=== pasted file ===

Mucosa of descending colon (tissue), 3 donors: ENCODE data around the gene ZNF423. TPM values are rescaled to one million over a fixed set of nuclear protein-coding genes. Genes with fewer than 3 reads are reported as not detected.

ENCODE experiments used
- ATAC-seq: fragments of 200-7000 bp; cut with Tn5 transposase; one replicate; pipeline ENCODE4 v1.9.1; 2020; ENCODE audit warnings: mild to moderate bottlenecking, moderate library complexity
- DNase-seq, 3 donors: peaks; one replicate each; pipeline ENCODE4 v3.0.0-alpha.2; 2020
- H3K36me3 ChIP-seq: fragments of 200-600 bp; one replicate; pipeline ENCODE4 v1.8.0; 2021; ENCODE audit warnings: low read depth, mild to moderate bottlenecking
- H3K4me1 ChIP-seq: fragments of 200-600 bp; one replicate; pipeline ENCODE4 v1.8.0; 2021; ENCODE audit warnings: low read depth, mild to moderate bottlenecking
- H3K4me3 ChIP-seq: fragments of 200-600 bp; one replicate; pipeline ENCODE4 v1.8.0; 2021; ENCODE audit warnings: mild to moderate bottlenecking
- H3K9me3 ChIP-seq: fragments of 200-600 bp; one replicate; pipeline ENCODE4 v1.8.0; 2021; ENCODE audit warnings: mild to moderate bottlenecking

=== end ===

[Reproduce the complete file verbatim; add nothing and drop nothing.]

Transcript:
Mucosa of descending colon (tissue), 3 donors: ENCODE data around the gene ZNF423. TPM values are rescaled to one million over a fixed set of nuclear protein-coding genes. Genes with fewer than 3 reads are reported as not detected.

ENCODE experiments used
- ATAC-seq: fragments of 200-7000 bp; cut with Tn5 transposase; one replicate; pipeline ENCODE4 v1.9.1; 2020; ENCODE audit warnings: mild to moderate bottlenecking, moderate library complexity
- DNase-seq, 3 donors: peaks; one replicate each; pipeline ENCODE4 v3.0.0-alpha.2; 2020
- H3K36me3 ChIP-seq: fragments of 200-600 bp; one replicate; pipeline ENCODE4 v1.8.0; 2021; ENCODE audit warnings: low read depth, mild to moderate bottlenecking
- H3K4me1 ChIP-seq: fragments of 200-600 bp; one replicate; pipeline ENCODE4 v1.8.0; 2021; ENCODE audit warnings: low read depth, mild to moderate bottlenecking
- H3K4me3 ChIP-seq: fragments of 200-600 bp; one replicate; pipeline ENCODE4 v1.8.0; 2021; ENCODE audit warnings: mild to moderate bottlenecking
- H3K9me3 ChIP-seq: fragments of 200-600 bp; one replicate; pipeline ENCODE4 v1.8.0; 2021; ENCODE audit warnings: mild to moderate bottlenecking